The part of the report that! found most compelling was that only nine of forty-three reporting archives had any kind of policy statement relating directly to preservation. This is alarming because by international consensus, preservation is a primary part of the three-fold archival mission to: (1) identify and acquire, (2) preserve, and (3) promote the use of records of enduring value. If you look at legislative codes, general policy documents, organization charts, and position descriptions, you would certainly see clear and abundant evidence of parts one and three of this mission.
When the word "preserve" is used at all, it generally means one of three things. First, it may mean that documents are kept on a shelf rather than (intentionally) being destroyed. Second, it may mean that there is a conservation treatment unit. Sometimes this unit is considered to be a "fix-it" shop. Increasingly, staff in these departments are assigned comprehensive preservation responsibilities, but are not provided with training, authority, or funding to meet the challenge. Third, preserve sometimes means that records are microformed. This is not to say that preservation activities have been altogether neglected. Traditions are strong, although they are often outdated and constraining. Archivists are also spending time and money on preservation, although these outlays are often ad hoc, fragmented, and not necessarily identified as preservation.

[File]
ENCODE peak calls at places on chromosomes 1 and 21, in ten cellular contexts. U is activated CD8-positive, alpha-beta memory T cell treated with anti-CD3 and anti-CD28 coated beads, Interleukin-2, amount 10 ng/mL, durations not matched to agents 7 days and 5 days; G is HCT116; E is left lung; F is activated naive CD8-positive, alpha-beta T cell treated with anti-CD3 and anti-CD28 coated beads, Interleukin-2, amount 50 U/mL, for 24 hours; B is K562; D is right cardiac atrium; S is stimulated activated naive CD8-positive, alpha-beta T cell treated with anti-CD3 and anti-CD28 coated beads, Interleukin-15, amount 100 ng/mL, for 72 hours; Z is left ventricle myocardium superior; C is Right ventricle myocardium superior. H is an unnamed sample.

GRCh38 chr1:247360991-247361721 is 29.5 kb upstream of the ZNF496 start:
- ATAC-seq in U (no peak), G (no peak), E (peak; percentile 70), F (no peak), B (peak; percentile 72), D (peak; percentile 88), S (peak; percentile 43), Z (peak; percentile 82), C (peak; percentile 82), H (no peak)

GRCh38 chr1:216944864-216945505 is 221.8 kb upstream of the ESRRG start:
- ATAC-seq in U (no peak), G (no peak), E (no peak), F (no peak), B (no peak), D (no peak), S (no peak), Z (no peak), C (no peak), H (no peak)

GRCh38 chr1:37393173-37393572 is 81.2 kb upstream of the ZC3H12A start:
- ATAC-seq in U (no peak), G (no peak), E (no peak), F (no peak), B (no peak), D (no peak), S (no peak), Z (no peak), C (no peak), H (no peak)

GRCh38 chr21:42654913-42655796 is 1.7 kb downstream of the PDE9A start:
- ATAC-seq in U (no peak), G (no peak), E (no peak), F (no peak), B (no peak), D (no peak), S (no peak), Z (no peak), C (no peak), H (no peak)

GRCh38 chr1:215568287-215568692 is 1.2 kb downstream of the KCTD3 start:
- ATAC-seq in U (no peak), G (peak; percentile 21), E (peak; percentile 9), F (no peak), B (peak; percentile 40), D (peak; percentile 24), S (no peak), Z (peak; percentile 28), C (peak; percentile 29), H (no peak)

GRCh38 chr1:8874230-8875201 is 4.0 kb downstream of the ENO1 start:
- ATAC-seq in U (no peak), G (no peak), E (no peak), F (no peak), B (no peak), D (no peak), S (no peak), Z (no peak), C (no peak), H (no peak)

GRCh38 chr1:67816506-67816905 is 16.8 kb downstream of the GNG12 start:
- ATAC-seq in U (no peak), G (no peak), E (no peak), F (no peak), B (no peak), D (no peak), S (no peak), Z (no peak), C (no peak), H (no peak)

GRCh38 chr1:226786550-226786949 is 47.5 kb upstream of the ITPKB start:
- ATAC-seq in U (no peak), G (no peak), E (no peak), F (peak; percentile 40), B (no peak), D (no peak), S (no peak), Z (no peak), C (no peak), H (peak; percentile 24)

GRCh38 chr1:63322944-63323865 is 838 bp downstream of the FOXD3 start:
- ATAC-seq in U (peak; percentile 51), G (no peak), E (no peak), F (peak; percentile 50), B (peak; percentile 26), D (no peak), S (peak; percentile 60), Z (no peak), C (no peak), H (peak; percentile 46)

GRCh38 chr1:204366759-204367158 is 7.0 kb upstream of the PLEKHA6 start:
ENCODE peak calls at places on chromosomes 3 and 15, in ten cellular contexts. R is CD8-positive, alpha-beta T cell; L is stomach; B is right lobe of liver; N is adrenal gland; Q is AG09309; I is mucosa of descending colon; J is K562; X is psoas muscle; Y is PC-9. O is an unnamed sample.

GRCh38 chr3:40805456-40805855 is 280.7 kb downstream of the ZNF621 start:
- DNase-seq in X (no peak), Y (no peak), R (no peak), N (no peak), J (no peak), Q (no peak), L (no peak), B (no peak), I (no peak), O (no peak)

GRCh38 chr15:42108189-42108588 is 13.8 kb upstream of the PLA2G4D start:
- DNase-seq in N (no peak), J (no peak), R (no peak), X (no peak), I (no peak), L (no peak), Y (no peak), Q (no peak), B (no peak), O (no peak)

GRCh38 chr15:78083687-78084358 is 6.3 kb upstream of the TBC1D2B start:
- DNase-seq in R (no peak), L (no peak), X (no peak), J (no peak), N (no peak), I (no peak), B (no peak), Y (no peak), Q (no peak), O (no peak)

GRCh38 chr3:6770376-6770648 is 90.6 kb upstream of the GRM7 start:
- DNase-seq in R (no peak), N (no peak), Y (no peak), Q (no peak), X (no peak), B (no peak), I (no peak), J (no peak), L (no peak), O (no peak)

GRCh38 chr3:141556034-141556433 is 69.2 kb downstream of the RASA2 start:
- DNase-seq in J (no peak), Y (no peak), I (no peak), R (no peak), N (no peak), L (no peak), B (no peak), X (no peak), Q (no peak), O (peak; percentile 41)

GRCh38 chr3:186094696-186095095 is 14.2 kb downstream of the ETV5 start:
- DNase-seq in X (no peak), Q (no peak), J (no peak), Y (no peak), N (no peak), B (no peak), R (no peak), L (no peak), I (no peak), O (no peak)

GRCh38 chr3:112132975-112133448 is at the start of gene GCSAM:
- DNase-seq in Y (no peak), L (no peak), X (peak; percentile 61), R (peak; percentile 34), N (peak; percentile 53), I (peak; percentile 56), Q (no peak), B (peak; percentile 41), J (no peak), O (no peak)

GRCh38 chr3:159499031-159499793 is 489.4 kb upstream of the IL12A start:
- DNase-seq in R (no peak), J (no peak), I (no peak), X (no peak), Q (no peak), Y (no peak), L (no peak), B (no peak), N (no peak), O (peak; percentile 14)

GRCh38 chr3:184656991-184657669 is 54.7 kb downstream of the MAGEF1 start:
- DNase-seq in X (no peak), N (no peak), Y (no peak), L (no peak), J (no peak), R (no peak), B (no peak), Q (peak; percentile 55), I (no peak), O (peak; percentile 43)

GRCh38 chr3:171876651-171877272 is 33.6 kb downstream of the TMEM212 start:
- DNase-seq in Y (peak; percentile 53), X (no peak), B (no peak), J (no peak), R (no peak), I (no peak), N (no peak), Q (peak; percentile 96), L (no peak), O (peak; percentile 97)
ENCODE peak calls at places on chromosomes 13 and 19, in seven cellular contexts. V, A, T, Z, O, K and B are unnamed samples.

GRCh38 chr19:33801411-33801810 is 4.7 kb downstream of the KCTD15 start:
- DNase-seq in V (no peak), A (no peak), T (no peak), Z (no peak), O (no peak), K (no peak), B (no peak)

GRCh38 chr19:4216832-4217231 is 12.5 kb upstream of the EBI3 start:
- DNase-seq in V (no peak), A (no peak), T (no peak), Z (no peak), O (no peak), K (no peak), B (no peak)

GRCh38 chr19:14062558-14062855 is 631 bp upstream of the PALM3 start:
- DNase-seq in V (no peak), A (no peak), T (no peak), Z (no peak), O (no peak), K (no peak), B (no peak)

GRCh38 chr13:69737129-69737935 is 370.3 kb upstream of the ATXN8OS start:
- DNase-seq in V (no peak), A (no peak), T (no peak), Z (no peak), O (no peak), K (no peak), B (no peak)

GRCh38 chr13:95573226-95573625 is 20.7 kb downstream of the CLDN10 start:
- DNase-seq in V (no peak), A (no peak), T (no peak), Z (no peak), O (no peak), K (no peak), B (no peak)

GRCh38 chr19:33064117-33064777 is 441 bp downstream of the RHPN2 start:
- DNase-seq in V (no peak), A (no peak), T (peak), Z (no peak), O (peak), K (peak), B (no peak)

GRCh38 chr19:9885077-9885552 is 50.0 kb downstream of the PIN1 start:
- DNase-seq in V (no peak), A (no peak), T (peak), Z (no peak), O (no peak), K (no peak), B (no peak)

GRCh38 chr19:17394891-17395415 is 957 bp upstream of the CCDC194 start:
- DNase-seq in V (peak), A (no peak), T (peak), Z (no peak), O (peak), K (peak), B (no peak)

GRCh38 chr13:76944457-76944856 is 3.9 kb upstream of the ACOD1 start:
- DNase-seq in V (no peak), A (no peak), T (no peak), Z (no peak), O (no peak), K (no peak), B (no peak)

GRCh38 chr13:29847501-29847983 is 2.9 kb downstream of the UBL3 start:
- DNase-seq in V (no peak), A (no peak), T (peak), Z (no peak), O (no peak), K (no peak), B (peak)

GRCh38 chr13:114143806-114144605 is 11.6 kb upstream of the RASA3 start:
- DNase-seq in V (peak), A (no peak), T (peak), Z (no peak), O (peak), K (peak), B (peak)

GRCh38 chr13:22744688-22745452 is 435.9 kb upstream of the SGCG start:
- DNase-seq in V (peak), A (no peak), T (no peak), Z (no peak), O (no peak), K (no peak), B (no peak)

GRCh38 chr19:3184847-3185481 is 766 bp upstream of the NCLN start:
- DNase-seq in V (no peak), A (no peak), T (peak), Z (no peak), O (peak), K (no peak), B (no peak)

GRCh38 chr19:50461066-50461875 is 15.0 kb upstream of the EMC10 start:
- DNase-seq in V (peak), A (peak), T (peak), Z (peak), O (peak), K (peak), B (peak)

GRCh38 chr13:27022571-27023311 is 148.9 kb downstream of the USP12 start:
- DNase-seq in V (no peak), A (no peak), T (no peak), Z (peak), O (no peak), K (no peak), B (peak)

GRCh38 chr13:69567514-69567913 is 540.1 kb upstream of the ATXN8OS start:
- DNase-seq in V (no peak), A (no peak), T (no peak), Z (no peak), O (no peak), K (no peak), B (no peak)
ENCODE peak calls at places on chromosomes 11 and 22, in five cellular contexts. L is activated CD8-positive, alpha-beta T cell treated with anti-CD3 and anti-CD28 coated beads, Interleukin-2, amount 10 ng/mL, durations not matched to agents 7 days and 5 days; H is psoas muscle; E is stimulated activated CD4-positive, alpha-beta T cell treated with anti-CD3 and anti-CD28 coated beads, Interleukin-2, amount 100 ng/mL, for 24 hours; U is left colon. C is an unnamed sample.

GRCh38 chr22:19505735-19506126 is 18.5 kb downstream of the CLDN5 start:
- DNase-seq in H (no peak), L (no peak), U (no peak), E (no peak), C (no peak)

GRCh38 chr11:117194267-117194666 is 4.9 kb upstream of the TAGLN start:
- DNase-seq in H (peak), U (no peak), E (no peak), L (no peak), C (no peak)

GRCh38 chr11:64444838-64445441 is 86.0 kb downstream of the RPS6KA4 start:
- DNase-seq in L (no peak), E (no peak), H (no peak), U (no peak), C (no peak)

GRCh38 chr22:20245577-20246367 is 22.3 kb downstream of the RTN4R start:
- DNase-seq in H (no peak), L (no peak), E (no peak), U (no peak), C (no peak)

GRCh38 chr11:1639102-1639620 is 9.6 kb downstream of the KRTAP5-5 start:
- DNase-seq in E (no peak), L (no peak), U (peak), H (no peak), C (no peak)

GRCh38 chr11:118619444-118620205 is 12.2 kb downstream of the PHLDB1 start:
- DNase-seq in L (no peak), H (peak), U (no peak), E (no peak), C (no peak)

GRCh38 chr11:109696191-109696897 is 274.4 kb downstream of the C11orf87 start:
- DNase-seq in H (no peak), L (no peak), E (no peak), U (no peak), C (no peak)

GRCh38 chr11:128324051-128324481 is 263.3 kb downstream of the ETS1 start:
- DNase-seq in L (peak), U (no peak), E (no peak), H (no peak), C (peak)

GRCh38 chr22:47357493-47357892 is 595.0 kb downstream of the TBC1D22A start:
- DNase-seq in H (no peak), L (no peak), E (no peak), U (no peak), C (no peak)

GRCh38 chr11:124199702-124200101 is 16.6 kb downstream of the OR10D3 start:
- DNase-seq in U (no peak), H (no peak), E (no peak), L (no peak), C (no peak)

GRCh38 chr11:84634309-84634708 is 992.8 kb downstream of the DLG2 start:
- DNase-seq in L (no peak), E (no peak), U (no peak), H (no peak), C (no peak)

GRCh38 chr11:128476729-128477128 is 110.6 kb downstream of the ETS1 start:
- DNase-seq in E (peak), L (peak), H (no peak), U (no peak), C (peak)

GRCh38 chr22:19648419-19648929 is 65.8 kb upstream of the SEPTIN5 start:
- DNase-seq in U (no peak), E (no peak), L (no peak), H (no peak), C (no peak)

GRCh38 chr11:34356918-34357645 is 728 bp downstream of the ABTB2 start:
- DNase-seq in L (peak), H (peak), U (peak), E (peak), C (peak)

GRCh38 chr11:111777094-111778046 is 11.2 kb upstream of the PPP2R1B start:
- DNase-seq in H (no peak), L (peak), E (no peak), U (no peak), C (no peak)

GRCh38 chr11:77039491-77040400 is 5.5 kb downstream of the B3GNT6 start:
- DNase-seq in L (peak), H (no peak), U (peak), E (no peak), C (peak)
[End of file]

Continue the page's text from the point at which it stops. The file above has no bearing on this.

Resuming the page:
On the other hand, there has been progress in all organizations concerned with documentary and cultural property. Museums and research libraries have led the way.
A leader and model for NAGARA was the 1982 Association of Research Libraries Office of Management Services' publication, Preservation Planning Program Manual and Resource Notebook prepared by Pamela Darling. (The notebook was revised in 1987 by Wesley Boomgaarden.) Using this model, NAGARA proposed the development of a similar instrument geared instead for the archival setting.
The NAGAR.A Preservation Issues Committee and two National Archives staff members have served as an administrative and advisory team for the project as follows:
Brenda S. Banks (Assistant Director, Georgia Department of Archives and History)
Howard P. Lowell (State Archivist, Delaware Bureau of Archives and Records Management)
Alan Calmes (Preservation Officer, National Archives and Records Administration)
Frank B. Evans (Assistant Deputy Archivist, National Archives and Records Administration)
Louis Manarin (State Archivist, Virginia State Library)
Joanne A. Mattern (Deputy State Archivist, Delaware Bureau of Archives and Records Management)
Genevieve Troka (Archivist, California State Archives)
The team established criteria for GRASP. It should (1) apply to both archives and manuscript repositories and to their wide variety of record formats, (2) be useful to both small and large repositories, and (3) accommodate differing (often minimal) levels of time and resources available for planning.
To ensure broad applicability, a draft of GRASP was tested over a period of sixteen months in twenty-three repositories. The team selected test sites representing diverse budget levels, staff sizes, geographic locations and climates, record material formats and ages, record quantities, and as it turned out, administrative postures.